frehley76

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I'm a tonewood advocate and an "everything makes a difference" player and maker, but even so would make no case for Brazilian in current or recent builds. In the market, there is value to Brazilian because the market says there is; it's expected on older vintage instruments, and apparently desired on newer ones. I don't think there's a lot of thinking behind this. It's just the antiques market. "It should be the way it used to be." For current builds, it's reprehensible to be using wood from an endangered species and I would be embarrassed, personally, to be seeking out, using, and paying for BRW. Much of what is being used is a material that would have been rejected by all builders in the past, as the flashy graining and figure, dramatic contrasts in color, etc. all reflect wood structure that is inappropriate for instrument-making, where, when this wood was more abundant, companies selected for straight grain above all. Unfortunately, the fretboard woods being used by the mass makers in lieu of BRW have mostly been a bust. The East Indian stuff is now down to mostly ugly, purply wood (dark even boards are now an upcharge or just not available); pau ferro and granadillo are mostly used in ugly colorations. Nobody can keep track of the Brazilian look-alike species and even for the potentially excellent stuff, what you often end up with is a crap-looking piece, not a select one. And to top it off, even the functionality is compromised because Fender and Gibson are not processing and prepping and surfacing their fretboards nicely at all anymore. Ironically, ebony is making a comeback because the sourcing has been a success story, it's a great wood, and it's easy to get a great surface even in an industrial system. I have one BRW-boarded guitar. It has a dark, unflashy, absoultely beautiful playing surface. Hilariously, it's on a late '30s Gibson-made-for-Montgomery Ward's 00-size acoustic, which was Depression-cheap when made and still a bargain today. Pretty soon, people will probably start buying those up just to rip off the fretboard to plop it on some new guitar.
How do we know what the original boards really looked like? Mine has darkened significantly over the past 19 years to where I can no longer really see the grain. I think people are making a really big deal about the subject, just go play and enjoy whatever you have.
 

strat1701

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Proud member of the "Excommunicated for blasphemy by the Holy Church of Brazilian Fretboard's Ancient Order of Tone"

Only the worthy shall receive Braz......in their honor....(assumes the secret position of the consecration of obedience)
 

Sharky

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Anyone know if a ‘63 SG is BRW or IRW?

Maybe someone has a less blury and not watermarked version of this picture. I know Rudi posted it sometimes and I stored it, but cannot find it anymore


specsyears.JPG
 

NINFNM

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I recently replaced the meesed fingerboard on my Les Paul (indian) for a new thicker (+0,6mm), darker and denser madagascar one.


It's not Braz but definitely I can hear a difference in tone, and I'm mostly tone deaf for other things. Now it now sounds deeper, and thicker, and also more consistent. These are little things that you hear/feel while playing, sure the audience not, but I don't care, I play guitar mostly for my own satisfaction.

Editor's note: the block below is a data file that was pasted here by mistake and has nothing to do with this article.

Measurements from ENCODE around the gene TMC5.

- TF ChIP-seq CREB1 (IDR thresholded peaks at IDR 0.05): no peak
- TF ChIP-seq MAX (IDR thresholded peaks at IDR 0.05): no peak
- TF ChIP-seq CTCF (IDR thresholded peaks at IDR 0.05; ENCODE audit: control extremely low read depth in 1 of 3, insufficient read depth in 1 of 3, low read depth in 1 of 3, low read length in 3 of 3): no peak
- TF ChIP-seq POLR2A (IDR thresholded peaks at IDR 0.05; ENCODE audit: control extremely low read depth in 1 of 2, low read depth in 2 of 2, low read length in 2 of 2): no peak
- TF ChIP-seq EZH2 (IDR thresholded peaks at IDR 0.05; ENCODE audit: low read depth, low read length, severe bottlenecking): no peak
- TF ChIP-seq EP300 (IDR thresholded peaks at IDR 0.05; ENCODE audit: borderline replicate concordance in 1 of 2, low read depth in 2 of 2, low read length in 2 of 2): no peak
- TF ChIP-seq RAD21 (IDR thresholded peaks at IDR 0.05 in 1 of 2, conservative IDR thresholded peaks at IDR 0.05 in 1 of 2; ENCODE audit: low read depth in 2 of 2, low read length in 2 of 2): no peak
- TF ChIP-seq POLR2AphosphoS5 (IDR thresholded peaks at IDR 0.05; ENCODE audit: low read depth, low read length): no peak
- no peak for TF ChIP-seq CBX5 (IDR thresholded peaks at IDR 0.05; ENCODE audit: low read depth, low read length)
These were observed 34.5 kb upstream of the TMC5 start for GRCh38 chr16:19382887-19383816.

The scientific reason is nothing more that the mechanical characteristics of wood/harware affects the way the string vibrates.
 

Pesh

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Seeing as it’s subjective (the “feel”, the “sound”, etc), then no.
Timbers have an effect on tone, yes, but within rosewoods? Can we tell the difference, really? And if we can, is it significant enough to charge more for something that some people might not “get”…?
NOPE.
 

mudface

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Then why do I find PRS guitars lifeless tone flat guitars..... ?

Maybe it’s the other parts his brazy fretboards are attached to that are killing it.... or maybe I should use them as a percussion block.... that’s it..... I’m doing it wrong.

My bad.
 

DaveSG

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Yes if it’s dark / chocolaty (purely looks though, no difference in tone on an electric solid body). I won’t buy a “reissue” Gibson/Fender without it (unless of course it’s supposed to be an ebony/maple board model).

Also, if the BRW looks ugly/ashy like this, whether it’s on an original vintage instrument or on a reissue, I’m not gonna buy it no matter how great it sounds… it’s disgusting to my eyes…

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I'm late to the party, but did anyone notice that the high E is basically falling off the fb?:shock:
 

Jer

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The only way you can really audibly differentiate between two fingerboards is to cut them to the same spec and tap test them before attaching to the guitar. Indian Rosewood is full of pores compared to Braz. In that respect one would think there would be an audible difference in tap tone, rigidity and feel. But every piece of wood is different. I have two guitars from the 80’s with IRW and I have played the shit out of them. They both look very dark, feel smooth and waxy and solid. They both have many pores but otherwise look close to Braz. There’s good and bad in both. But you cannot compare 2 different LP guitars that have Braz fretboard on one and Indian rosewood on the other and try to put the differences in sound down to the fretboard material. No 2 guitars are the same. The only way to compare the 2 boards is before they are attached. Or try both boards on the same guitar.